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Pain of Capsular Contracture

awnie1301 Member Posts: 9
edited March 2017 in Breast Reconstruction

I am awaiting surgery (Mar 28) for my capsular contracture on my radiated side. I have been avoiding this surgery for well over a year (who needs another surgery) but now I am getting a bit desperate.

Recently my left "foob" has really started to hurt. I swear it is like a barometer and with cold weather or weather changes it is worse. I am uncomfortable all of the time and in pain most of the time. Has anyone else had this? I have no fever, redness or swelling so I don't think it is an infection.

I am allowing my PS a second chance a this so will be having another implant put in but I have to admit I am very nervous/reluctant. I would love to hear any positive outcomes.



  • ravzari
    ravzari Member Posts: 32
    edited February 2017

    From what I heard when I was researching reconstruction & problems that could potentially happen, what you're experiencing is pretty typical for having a capsular contracture; they're usually painful or at least always uncomfortable from what other women have said and the pain only resolves with having the scar tissue removed.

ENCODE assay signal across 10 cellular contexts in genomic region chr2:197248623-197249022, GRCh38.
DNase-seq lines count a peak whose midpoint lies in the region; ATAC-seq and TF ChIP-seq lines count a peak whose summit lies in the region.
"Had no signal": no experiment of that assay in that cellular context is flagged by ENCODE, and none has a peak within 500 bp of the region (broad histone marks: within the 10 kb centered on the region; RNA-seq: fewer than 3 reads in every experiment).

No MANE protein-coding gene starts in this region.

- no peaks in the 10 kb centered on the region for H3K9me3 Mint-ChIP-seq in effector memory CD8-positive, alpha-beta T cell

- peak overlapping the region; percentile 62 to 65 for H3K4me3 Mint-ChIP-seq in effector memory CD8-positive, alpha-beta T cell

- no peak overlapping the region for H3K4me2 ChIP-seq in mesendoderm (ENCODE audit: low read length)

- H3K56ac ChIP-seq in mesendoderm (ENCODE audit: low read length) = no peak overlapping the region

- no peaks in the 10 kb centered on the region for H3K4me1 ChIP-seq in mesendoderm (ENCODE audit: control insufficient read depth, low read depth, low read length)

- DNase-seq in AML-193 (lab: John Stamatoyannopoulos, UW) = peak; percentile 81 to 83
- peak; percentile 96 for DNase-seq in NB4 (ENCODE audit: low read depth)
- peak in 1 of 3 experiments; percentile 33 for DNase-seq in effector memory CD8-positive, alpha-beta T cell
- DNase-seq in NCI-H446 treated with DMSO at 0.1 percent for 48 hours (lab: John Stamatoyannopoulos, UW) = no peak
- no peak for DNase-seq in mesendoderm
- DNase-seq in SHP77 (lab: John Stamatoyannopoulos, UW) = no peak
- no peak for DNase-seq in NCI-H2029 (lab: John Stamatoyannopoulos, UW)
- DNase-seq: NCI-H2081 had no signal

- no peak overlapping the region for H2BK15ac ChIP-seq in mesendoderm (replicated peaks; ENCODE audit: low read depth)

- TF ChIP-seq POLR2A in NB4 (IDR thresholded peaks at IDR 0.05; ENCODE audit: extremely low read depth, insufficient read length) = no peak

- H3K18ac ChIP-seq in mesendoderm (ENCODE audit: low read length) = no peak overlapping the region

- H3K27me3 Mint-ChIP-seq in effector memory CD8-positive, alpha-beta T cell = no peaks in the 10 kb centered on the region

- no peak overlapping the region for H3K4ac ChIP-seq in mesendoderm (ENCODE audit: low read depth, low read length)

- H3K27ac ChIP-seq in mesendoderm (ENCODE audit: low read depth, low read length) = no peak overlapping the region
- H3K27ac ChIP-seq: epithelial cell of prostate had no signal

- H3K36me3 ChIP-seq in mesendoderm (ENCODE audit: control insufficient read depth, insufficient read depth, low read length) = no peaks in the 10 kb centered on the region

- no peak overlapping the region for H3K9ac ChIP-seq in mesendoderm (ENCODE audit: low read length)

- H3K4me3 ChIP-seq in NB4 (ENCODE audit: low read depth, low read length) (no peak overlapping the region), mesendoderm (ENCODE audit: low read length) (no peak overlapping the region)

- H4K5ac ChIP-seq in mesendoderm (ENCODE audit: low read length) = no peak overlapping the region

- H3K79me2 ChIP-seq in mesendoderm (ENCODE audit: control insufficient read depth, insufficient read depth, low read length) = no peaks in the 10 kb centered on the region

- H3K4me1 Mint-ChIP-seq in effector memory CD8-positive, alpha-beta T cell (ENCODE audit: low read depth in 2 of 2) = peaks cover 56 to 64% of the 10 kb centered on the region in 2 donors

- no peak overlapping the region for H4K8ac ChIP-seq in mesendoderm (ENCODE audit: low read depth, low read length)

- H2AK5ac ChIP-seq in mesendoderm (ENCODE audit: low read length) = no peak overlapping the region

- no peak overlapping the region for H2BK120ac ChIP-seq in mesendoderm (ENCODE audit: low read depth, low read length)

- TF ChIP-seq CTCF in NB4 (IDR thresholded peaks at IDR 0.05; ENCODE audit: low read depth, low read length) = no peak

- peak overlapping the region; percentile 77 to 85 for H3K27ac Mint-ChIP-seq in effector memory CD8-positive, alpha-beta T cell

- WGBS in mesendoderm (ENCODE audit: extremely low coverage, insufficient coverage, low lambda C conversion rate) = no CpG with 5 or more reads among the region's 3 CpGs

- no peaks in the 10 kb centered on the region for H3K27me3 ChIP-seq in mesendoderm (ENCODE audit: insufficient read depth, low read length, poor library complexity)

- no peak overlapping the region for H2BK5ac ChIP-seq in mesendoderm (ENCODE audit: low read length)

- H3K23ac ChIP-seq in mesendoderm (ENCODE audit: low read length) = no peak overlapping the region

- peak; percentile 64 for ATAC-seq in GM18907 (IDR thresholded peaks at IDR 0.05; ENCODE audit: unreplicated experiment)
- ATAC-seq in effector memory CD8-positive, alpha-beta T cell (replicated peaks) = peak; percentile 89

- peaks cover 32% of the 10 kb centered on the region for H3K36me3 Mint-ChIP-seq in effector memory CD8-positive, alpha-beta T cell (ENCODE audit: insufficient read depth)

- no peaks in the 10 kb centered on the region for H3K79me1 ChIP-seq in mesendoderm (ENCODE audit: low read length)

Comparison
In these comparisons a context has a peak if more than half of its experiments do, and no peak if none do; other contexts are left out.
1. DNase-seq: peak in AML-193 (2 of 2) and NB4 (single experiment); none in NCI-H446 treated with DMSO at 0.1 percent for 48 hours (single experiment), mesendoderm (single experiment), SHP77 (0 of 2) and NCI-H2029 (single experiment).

Daily massaging of round, non-textured implants can help prevent the scar tissue from forming again after you have the current CC taken care of by your PS. If your PS doesn't have methods to show you (which would be odd and a red flag, honestly), there are tons of youtube videos from PSes and from women who have been shown how to do it by their PS.
    Anatomical implants should not be massaged as it can cause them to flip,

    Some women have better luck with textured implants as well for avoiding CC as textured implants are designed to allow/have tissue grow around them, though they're not a guarantee that a CC won't redevelop (textured implants shouldn't be massaged either).

    Generally, CC isn't the fault of the PS (though it can be if the implant was placed improperly), it's the fault of your body and the way it reacts to a foreign object; some women have repeated issues with CC with implants where some women never have it, some women get it once or twice then never again, and it's really hard to predict what will happen. It's also something that can develop years after having no problems, it all depends on how your body decides to react to the implant in the end.

  • SeattleBound
    SeattleBound Member Posts: 40
    edited March 2017

    I, too, have capsular contracture on one side, but no history of radiation. Look up "Baker Scale and you will find information that would indicate you have Stage IV contracture (it goes from I to IV). Mine is likely at III now. I would absolutely ask your surgeon what he/she plans to do to reduce the risk of subsequent contracture! My understanding from one surgeon is that the risk goes up each time you have it. I had 3 different opinions given me about what each surgeon would do!